How do we know that this guy's the bomber? Well, let's see... he's a middle-eastern guy within easy walking distance of a bomb that just went off. Criminal Minds just isn't the kind of show that's going to have a non-evil middle-easterner show up to mess with our preconceptions.

Seriously, has this show ever had a middle-eastern person on it that wasn't a terrorist? I mean, I know it's about profiling, I just didn't think they meant 'racial profiling'.

Moving right along, the bomber (whose name is 'Sam') announces that he's already called an ambulance - Greg asks him to call back so that he can tell them the victims of the bombing are FBI agent, which will presumably get them to hurry their asses up.

Greg finds Kate a little further up the road, badly injured - while attempting to treat her he refers to the bomb that went off as 'an IED' - which seems like an odd choice of phrase. What with it being a car-bomb, and all. More to the point, though, they've got to reason to assume that this is a jury-rigged explosive made from artillery shells or salvaged landmines. Really, the only reason to use the term 'IED' is to reinforce a connection between this attack and the kinds of things that happen in Iraq and Afghanistan, which seems like the kind of overly political thinking that people under stress wouldn't do. If Greg were a veteran just back from the war, I'd totally buy him using IED as a synonym for 'bomb'. He's not, though, so it's all kind of a stretch.

Anyhoo, Kate's bleeding badly and will likely die if she doesn't get treatment immediately. There's a hitch, though - the SOP of bombers is to set off a small bomb to injure a few people, then use a bigger one to take out the cops and paramedics who arrive to help.

Ironically, the very orders that Kate put out to save lives may wind up costing her her own!

Also, what do you want to bet that they never explain how someone was able to sneak up to an FBI vehicle parked in front of an FBI building and plant a bomb in it with nobody noticing?


I Hate Indiana Jones: Day 62

Indiana Jones and the Hole-y Plot (Part 4)

Building on the previous article, let's accept, for the sake of argument, that the door used to be open, and then some kind of security system closed it only after the skull was stolen – how did the conquistadores get down to the treasure room in the first place? The only way to open the temple is to let out a huge amount of sand through holes in a rock, which causes a central pillar to descend, which acts as a counterweight moving some outer pillars, which work the mechanism that opens the floor, revealing a staircase that juts out from the wall - for just fifteen seconds. Then the stairs begin sliding back into the wall, but the hole in the roof of the temple doesn’t close again.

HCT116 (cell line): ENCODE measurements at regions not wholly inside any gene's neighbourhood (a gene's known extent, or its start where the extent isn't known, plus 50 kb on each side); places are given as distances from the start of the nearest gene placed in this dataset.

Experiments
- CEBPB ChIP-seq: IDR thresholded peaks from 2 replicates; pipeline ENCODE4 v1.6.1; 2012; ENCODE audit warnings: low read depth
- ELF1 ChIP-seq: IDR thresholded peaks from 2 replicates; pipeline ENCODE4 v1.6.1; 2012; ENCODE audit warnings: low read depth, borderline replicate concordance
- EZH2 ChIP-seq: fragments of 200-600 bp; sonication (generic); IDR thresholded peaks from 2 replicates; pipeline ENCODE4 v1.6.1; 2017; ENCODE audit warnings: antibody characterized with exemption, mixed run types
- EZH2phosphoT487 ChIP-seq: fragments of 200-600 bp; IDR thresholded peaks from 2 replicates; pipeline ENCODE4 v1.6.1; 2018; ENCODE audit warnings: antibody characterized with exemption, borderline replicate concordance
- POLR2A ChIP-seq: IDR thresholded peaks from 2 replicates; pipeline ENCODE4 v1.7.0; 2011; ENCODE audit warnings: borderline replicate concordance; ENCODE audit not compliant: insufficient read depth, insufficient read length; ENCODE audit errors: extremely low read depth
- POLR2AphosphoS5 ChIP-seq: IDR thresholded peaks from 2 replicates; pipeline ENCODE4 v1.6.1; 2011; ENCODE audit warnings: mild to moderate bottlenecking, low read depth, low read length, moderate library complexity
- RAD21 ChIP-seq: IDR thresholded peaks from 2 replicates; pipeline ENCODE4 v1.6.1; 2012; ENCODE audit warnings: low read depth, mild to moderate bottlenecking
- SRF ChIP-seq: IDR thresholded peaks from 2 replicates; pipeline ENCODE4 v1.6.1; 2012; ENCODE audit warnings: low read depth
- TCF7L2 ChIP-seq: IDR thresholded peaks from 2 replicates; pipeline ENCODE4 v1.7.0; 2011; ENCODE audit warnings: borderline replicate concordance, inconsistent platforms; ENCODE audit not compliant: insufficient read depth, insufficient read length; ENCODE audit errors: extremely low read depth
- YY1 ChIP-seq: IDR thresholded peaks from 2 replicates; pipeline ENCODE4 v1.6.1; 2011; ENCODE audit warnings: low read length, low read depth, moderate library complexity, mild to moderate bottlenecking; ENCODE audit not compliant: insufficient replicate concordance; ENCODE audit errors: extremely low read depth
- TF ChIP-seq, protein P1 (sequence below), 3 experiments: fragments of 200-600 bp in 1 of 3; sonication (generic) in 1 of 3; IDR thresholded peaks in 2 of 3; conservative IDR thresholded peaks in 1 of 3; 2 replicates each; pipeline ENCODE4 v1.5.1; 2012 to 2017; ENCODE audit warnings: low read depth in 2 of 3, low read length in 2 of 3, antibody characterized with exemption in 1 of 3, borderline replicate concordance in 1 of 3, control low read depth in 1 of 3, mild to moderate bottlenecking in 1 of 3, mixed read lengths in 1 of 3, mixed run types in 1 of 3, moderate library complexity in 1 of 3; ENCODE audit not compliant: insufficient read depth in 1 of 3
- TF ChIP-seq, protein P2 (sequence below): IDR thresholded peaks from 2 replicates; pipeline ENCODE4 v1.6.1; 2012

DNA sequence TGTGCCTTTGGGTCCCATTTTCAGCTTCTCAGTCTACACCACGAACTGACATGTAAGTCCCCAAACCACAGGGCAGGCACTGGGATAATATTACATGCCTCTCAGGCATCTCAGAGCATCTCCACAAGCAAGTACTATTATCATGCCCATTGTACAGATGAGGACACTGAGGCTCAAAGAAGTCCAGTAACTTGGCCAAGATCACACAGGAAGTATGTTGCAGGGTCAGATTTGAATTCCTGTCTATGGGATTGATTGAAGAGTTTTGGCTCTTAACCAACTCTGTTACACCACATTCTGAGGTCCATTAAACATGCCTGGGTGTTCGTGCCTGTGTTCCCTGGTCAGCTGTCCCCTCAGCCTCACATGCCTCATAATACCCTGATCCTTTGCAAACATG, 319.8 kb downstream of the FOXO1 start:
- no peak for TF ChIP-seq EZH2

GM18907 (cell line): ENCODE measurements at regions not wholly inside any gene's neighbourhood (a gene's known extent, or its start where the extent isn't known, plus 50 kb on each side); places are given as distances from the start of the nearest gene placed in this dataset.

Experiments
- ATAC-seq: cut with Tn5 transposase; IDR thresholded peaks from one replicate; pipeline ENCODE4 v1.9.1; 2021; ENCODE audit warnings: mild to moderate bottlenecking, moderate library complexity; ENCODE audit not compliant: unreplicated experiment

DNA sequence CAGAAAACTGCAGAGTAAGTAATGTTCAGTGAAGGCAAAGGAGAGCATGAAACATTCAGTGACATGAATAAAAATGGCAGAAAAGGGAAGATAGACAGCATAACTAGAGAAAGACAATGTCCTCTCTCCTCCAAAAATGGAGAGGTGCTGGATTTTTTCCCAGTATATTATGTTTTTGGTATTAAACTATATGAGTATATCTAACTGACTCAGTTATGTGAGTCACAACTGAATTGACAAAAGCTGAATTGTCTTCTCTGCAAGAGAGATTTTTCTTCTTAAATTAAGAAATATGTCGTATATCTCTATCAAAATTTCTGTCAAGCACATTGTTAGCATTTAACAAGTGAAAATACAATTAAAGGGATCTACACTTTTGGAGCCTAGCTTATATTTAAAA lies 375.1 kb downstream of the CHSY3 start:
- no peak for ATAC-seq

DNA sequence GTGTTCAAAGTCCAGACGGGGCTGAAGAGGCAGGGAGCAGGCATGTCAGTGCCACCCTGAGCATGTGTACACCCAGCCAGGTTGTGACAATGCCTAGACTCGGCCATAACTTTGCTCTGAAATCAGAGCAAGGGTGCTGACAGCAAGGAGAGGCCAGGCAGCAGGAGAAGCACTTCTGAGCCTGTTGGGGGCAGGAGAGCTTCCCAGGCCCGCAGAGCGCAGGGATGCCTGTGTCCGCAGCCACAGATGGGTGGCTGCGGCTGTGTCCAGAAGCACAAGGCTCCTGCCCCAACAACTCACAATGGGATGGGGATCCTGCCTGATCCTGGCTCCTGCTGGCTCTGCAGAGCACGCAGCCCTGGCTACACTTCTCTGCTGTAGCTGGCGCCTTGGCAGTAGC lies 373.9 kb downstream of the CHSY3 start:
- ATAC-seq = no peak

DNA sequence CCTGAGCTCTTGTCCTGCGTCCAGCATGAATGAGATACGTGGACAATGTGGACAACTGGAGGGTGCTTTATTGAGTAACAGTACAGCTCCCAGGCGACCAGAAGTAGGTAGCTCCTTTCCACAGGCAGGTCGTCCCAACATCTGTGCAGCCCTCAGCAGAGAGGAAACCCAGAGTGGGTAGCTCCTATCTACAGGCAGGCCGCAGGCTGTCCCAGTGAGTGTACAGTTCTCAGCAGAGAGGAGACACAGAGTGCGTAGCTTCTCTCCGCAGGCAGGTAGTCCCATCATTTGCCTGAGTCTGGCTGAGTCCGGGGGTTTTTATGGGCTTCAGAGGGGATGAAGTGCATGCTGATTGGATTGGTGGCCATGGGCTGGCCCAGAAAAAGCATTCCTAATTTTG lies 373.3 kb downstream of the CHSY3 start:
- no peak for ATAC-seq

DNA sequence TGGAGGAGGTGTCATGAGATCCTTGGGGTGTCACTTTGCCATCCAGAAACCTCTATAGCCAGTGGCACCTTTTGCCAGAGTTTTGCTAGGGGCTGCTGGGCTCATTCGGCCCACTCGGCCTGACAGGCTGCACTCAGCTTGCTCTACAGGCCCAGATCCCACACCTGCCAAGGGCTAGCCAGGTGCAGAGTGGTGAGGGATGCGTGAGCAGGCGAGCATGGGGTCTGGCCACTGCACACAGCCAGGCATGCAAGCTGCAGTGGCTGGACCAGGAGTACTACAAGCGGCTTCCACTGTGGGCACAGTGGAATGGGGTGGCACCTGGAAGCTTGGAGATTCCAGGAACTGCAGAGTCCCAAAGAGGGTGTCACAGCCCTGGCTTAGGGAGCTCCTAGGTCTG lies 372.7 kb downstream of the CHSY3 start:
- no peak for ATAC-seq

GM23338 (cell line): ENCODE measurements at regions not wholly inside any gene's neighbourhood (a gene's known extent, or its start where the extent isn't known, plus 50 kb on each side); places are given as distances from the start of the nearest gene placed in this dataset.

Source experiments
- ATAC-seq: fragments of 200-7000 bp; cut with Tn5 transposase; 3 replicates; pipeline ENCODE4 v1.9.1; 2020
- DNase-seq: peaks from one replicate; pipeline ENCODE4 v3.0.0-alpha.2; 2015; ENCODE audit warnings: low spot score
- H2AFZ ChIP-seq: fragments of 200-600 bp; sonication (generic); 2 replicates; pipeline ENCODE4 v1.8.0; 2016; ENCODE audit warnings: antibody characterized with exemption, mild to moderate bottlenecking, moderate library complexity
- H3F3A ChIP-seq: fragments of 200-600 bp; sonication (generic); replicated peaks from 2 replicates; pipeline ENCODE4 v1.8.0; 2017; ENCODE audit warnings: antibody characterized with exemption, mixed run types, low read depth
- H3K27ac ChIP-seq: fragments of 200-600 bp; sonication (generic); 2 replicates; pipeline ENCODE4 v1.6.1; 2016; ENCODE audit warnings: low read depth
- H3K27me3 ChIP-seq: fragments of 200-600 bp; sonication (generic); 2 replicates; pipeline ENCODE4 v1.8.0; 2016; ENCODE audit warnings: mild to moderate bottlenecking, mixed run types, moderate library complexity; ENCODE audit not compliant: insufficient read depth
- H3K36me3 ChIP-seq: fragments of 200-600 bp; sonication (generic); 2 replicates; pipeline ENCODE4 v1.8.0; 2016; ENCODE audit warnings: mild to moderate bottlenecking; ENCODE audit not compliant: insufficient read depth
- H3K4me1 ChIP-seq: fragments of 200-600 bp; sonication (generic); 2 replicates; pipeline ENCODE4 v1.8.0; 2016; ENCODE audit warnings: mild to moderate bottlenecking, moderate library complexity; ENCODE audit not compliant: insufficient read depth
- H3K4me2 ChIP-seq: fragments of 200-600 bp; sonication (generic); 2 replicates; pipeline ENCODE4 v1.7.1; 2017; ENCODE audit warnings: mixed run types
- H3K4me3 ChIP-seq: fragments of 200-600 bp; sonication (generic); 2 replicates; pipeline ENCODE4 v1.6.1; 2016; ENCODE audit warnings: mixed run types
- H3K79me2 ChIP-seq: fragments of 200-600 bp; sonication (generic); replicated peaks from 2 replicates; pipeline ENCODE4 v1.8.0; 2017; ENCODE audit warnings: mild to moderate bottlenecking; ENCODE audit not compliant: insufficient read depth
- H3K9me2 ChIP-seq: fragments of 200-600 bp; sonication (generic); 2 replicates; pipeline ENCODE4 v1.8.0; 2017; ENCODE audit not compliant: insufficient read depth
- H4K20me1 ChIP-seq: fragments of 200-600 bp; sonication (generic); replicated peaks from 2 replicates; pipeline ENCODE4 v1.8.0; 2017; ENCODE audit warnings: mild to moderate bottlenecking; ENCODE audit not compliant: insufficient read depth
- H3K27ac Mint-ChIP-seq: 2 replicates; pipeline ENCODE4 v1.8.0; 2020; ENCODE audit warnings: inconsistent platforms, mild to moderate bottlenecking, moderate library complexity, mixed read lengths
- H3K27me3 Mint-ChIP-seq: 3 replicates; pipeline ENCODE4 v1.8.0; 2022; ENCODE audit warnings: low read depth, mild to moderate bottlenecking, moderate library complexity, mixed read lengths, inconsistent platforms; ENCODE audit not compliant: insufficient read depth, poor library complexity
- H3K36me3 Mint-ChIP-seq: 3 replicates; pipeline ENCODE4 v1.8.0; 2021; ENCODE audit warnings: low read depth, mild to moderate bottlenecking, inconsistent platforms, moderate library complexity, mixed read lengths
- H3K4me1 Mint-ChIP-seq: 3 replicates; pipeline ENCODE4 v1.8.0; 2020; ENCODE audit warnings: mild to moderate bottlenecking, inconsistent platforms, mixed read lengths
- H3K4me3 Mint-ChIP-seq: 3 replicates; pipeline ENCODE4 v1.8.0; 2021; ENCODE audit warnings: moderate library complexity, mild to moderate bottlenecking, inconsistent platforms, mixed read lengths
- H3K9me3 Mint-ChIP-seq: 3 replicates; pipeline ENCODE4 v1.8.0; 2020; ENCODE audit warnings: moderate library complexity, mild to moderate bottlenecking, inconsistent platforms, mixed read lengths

So, after the Conquistadores opened the temple with this mechanism, and presumably used some kind of a grappling hook system to get back up again after the stairs had retracted, why did the natives reset it? What possible motivation could the natives have had for doing this? To keep invaders from stealing any further skulls? How could a theoretical invader possibly do that without them already having a skull to open the door? It can’t be to keep outlanders from grabbing all of the antiquities held in the cockpit’s antechamber, because, as isolated kung-fu-monkey-ninjas, they would have no conception of those items’ value.

This rather gaping plot hole grows out of the fact that the audience is never privy to anything approaching a motivation for the natives of the lost valley. Do they want the skull back? If so, why didn’t they grab it? Do they not want it back? If not, why did they docilely let a group of guys carrying the skull climb their pyramid? You can’t tell me their religion didn’t allow them to touch the skull, because they didn’t seem to have a problem burying along with the Conquistadores.

Traps and doors that needed to be reset were commonplace in the other Indiana Jones films, but at least there some sense of purpose could be ascribed to the people who maintained them. The thuggee wanted to ensure that the secret passageway into their underground lair was well-guarded, so they made a crush room. Obviously they’d want to use that passage themselves at some point, so there was also a simple reversing lever. Likewise the Hovitos’ traps would only be effective at keeping people away from their idol – a clear motive – if they were hidden in the walls, so it makes sense that they would sneak in and reset them every time someone wound up stabbed by some light-triggered skewers.

As for the zombie kung-fu monkeymen, because it’s never clear what they want, their actions can never make sense. The fact that those actions are internally inconsistent is just awful icing on a shoddy cake.